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April 2014 - A "Volunteer" Is Injured At Your Workplace - Are You Insured For That?

April 4, 2014

A recent Superior Court case in Connecticut reminds policyholders to carefully review the exclusions contained in their insurance policies before allowing the individuals to act as volunteers on their work premises. In Frederick v. Northfield Ins. Co., the Connecticut Superior Court found that an individual who had been injured in somewhat unusual circumstances, had been acting as a "volunteer" and therefore his injuries were not covered under the "employer’s" commercial general liability (CGL) policy.

In Frederick, the plaintiff had come to observe the work performed by a tree service company two days in a row in hopes of gaining employment. While at the site, the owner of the company asked the plaintiff to assist him in cutting down a tree. The plaintiff assisted the owner as instructed, but the tree fell on the plaintiff and he sustained severe bodily injuries. After obtaining a default judgment for $5 million against the tree service company, the plaintiff sued the company’s CGL carrier for coverage of his injuries.

The CGL policy contained several exclusions for injuries sustained by individuals performing work for the tree service company: a workers’ compensation and employer’s liability exclusion, an independent contractor’s exclusion, a non-employee labor exclusion, and a contracted persons exclusion. The non-employee labor exclusion barred coverage for injuries sustained by an individual who was performing work for the insured and was "not employed, subcontracted or being compensated in any way by [the employer]." The policy defined the term "‘volunteer worker’ as someone ‘who donates his or her work and acts at the direction of and within the scope of duties determined by you, and is not paid a fee, salary or other compensation by you or anyone else for their work performed by you.’"

The plaintiff in Frederick argued that he did not fall under any policy exclusion and that he was not acting as a volunteer when he assisted in cutting down the tree. He pointed to another Superior Court case, Pupello v. Super Gym, Inc. et. al., to support his argument. In Pupello, the owner of the gym informed two brothers who were working out that he could not shut one of the doors at the gym. The two brothers offered to help the owner with the door but one of them was hurt when his hand got caught in the door. The gym’s policy stated that "an employee . . . [was] any person . . . volunteering their services to [the employer]." The court in that case interpreted that provision to only cover "a situation in which a person ‘stands in the shoes’ of an employee or serves as a regular ‘volunteer’ such as a hospital candy striper, an unpaid intern at a law firm . . . and the like" and found that the provision "implies a relationship that is more than something that occurs in passing." The Pupello court denied the insurer’s motion for summary judgment in which the insurer claimed that the policy excluded coverage for volunteers because it found that the brothers had not acted as volunteers.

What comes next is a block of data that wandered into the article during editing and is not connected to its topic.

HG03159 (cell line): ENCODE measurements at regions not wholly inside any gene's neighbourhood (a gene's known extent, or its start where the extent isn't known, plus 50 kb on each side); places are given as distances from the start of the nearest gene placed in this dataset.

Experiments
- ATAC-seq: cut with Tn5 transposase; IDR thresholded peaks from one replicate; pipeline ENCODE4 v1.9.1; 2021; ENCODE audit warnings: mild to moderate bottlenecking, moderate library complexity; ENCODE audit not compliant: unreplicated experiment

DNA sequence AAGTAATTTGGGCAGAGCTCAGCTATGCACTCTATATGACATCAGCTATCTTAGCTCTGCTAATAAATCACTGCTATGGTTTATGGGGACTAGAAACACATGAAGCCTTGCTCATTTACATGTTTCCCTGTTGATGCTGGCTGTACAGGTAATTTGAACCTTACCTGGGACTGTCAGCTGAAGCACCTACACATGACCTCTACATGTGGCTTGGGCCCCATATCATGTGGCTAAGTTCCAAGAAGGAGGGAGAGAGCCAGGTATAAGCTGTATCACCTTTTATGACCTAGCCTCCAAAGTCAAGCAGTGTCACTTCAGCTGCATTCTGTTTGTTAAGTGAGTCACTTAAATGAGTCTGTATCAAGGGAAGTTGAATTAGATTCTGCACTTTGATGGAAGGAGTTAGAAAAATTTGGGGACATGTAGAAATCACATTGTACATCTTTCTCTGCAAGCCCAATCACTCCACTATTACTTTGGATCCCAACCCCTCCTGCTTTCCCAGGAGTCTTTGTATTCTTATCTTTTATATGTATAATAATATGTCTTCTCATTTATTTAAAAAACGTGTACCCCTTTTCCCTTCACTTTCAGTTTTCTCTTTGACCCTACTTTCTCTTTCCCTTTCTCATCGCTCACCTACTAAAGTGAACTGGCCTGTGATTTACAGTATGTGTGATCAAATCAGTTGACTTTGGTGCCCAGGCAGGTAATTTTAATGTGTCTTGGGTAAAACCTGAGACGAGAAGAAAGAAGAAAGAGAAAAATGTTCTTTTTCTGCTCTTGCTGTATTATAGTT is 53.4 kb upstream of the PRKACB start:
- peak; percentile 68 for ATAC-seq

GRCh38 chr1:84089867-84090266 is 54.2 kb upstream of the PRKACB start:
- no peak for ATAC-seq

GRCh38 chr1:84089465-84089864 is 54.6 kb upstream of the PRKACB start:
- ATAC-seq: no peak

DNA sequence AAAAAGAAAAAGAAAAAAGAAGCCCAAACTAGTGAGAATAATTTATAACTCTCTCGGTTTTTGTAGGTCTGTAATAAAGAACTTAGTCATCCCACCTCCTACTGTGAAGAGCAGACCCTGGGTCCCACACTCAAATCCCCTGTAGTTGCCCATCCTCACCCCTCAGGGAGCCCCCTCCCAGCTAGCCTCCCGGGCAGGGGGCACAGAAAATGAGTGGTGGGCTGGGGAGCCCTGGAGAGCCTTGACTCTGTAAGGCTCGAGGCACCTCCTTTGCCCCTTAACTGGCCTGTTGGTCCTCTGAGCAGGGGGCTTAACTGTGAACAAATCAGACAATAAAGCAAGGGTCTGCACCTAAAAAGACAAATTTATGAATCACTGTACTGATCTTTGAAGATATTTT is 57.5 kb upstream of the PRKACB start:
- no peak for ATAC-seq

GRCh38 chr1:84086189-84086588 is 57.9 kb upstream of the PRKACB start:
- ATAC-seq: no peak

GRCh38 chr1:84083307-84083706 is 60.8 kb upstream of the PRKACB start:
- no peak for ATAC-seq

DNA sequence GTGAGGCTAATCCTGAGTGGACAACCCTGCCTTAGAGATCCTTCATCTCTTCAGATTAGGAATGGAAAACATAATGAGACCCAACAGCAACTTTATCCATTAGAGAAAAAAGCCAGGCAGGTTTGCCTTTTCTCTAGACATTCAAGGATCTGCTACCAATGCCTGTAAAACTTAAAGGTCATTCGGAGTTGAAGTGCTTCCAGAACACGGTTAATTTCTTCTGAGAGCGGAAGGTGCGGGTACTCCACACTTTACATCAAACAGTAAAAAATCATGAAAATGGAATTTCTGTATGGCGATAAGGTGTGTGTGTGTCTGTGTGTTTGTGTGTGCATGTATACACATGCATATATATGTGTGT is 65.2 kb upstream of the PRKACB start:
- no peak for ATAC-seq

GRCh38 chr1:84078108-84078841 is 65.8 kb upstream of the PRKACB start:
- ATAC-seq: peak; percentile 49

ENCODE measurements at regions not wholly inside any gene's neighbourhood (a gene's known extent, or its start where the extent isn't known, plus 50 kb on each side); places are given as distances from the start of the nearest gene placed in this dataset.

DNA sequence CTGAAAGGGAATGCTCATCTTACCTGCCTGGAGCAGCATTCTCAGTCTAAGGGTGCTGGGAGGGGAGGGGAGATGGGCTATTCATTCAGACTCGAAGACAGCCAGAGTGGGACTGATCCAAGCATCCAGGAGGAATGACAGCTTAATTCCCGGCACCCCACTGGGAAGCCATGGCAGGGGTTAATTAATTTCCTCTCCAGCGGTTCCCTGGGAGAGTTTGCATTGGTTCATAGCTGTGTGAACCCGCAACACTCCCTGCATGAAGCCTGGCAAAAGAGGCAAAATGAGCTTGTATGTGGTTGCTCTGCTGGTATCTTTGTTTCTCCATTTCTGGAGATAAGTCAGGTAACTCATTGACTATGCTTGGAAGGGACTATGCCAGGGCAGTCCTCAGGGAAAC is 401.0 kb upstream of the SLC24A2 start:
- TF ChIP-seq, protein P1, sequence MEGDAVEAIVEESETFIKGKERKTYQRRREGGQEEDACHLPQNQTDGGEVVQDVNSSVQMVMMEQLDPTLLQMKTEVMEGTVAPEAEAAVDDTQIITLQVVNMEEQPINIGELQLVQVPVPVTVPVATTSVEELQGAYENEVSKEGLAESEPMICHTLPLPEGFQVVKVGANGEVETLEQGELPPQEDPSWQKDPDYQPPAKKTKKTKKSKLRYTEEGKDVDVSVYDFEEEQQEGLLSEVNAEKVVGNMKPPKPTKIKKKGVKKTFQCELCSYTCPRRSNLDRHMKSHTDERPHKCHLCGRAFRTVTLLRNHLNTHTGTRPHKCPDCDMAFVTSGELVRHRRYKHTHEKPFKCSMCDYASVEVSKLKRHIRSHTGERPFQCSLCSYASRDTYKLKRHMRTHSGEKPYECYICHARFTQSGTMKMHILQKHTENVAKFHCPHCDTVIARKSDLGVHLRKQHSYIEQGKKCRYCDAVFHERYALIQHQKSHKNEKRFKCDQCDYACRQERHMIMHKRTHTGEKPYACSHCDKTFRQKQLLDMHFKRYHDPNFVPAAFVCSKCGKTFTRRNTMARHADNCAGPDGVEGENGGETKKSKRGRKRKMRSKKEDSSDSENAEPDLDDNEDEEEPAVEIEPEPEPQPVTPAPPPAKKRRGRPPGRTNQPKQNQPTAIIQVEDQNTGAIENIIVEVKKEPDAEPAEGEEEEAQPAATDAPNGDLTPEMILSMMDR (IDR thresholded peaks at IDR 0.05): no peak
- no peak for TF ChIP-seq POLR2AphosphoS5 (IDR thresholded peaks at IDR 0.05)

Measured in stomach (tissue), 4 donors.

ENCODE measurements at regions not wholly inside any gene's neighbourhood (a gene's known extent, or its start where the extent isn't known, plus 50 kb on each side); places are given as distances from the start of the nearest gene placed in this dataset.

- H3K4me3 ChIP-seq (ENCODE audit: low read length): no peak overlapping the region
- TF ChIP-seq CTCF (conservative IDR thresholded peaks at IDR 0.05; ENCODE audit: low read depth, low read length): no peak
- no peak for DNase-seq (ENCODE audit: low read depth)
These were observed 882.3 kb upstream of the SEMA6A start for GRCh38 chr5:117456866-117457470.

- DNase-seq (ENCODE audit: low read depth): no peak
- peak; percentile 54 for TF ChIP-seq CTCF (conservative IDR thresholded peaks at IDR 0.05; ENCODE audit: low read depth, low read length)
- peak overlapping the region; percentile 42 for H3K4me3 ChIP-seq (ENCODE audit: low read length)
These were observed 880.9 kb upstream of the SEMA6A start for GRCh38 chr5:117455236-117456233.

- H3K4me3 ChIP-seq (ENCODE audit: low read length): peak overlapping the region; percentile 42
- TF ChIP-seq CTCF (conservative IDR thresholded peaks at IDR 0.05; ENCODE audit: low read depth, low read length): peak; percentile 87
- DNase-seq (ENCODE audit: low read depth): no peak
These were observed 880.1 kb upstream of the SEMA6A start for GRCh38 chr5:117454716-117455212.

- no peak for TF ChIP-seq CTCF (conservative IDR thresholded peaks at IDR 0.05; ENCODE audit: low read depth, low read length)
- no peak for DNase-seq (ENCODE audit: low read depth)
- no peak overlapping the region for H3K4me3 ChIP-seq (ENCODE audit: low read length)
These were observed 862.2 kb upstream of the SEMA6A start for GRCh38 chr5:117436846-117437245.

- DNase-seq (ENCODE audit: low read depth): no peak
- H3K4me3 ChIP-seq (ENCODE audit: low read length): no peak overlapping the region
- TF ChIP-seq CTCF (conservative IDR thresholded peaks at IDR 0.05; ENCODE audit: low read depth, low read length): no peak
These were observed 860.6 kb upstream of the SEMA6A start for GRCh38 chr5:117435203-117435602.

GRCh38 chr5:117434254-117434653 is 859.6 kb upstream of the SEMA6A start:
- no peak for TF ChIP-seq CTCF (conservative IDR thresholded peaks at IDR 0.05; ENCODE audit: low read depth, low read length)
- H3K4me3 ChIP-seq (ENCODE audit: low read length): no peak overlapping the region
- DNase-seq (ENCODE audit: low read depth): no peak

The court in Frederick refused to follow Pupello, concluding that the plaintiff was a volunteer engaged in precisely the duty the employer directed him to perform. Thus, the insurer had no duty to defend or indemnify the tree service agency for the plaintiff’s injuries sustained on the work site.

The Frederick case presents an unusual circumstance where a bystander, whose injuries would otherwise be covered by CGL policies, becomes a volunteer whose injuries are not covered. To avoid such ambiguous situations, employers should carefully craft and enforce specific workplace policies regarding the use of volunteers.

More importantly, employers should be aware of the particular exclusions and language included in CGL policies. If you use volunteers regularly, you should consider other coverage options. Coverage under the Connecticut workers’ compensation statute is only mandated for certain volunteers such as volunteer firefighters. A standard employer’s workers’ compensation insurance policy likely will not provide coverage to a volunteer injured while performing services for the employer because the individual is not being compensated and is not considered an employee. Although not commonly done, employers can contact their workers’ compensation insurance underwriter to see if the underwriter can add a provision to their workers’ compensation insurance policy that would provide coverage for volunteers. They can also purchase accident and injury coverage for volunteers injured while performing services for the employer.

If you have any questions about the information contained in this Alert, please contact Colleen O’Neill at 860.240.6114, coneill@murthalaw.com, or Marilyn B. Fagelson at 203.772.7725, mfagelson@murthalaw.com or a member of our Insurance Recovery Group.

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